Greece Waits For Bailout After Meeting EU Conditions

Feb 10, 2012
Originally published on February 10, 2012 7:02 am

Transcript

STEVE INSKEEP, HOST:

Overall economic numbers for this year have been looking better, but almost every forecast for 2012 has included at least a mention that catastrophe could still come from Europe. The crisis over Greece's debt is not over, even after yesterday when lawmakers approved more budget cuts and economic reforms. Now Greek unions are protesting again.

Resolving this crisis has taken years, and there's a reason: a debt crisis has never really been solved this way before. Here's Zoe Chace of NPR's Planet Money team.

ZOE CHACE, BYLINE: Sure, countries have stiffed their creditors before. But actually, Greece hasn't yet. That's why this has been such an agonizing process.

HANS HUMES: The model usually is that you wait for a country to blow up and then you do the cleanup.

CHACE: This is Hans Humes, president of Greylock Capital, a hedge fund. He loaned Greece some money. And he's been negotiating with the Greeks for months on behalf of some of the people who lent Greece money.

HUMES: If you assembled everybody that Greece owes money to, you'd, kind of, have to get a really, really big hall.

CHACE: And because there's so many people, it's been a really complicated negotiation. But it's more than that.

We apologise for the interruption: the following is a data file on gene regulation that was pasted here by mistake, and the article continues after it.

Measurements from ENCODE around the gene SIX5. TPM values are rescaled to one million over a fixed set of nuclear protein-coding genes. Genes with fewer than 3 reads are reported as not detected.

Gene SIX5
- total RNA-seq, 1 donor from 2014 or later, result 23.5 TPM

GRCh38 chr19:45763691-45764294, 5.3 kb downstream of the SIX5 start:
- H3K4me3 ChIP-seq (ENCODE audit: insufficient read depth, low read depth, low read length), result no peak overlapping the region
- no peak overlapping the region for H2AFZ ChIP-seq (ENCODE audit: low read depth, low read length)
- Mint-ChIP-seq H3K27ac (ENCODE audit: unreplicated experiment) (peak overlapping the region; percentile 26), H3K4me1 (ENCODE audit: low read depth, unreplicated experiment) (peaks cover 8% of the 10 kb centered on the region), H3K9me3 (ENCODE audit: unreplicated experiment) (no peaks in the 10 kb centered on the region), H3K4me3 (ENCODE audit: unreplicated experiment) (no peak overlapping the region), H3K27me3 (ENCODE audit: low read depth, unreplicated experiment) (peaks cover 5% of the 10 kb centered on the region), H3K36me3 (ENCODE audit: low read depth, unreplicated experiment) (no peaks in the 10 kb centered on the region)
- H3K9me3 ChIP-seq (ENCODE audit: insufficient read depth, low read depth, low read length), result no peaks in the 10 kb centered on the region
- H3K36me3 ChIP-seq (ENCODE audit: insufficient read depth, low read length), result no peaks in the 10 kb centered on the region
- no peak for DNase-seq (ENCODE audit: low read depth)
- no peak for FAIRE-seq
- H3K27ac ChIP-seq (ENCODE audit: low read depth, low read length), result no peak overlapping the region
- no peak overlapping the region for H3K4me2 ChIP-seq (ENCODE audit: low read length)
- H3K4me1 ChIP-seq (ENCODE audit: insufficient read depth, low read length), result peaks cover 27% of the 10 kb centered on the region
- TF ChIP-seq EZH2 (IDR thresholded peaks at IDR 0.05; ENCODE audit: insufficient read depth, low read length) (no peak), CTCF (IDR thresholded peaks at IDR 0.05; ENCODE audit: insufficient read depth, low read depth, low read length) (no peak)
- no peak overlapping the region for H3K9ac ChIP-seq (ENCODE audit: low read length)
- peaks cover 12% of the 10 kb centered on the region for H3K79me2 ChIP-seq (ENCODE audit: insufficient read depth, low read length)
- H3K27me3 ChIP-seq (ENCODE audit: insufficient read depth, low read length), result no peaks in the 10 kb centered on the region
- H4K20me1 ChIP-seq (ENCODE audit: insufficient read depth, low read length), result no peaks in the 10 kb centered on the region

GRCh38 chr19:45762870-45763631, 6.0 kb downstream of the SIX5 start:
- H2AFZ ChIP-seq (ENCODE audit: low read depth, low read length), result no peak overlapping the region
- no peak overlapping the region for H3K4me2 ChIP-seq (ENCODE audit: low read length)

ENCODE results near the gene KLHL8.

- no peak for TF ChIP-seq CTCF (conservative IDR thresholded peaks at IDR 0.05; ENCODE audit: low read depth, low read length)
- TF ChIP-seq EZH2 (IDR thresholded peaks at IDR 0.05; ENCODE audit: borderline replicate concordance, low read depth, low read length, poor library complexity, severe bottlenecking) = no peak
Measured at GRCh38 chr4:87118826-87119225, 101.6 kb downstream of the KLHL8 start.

HUMES: This could be a really good model of recognizing a situation for what it is, and heading it off before it becomes really catastrophic. But yeah, this is pretty uncharted territory.

CHACE: Usually, it's like this: the countries default on their loans - then we talk. But this is the European Union. Countries inside the EU are not supposed to go broke. Europe is supposed to take care of its own. If they let Greece go down - default on its loans, stiff its creditors - then other eurozone countries could get cut off from lending.

So European leaders have gotten people like Hans to agree to take some serious losses. In Greece it already feels catastrophic. I reached fund manager Timos Melissaris in Athens.

TIMOS MELISSARIS: Right now the economy is dead.

CHACE: What do you mean the economy is dead?

MELISSARIS: It's like what happened to the states during the thirties, even the supermarkets are down in sales - gasoline, everything.

CHACE: The Greek politicians came up with a budget they thought would please the European leaders, who have made a second round of loans conditional upon an extremely austere budget.

That austere budget won't help Greece grow its economy. And a little economic growth could go a long way towards helping Greece actually pay people back.

Zoe Chace, NPR News, New York.

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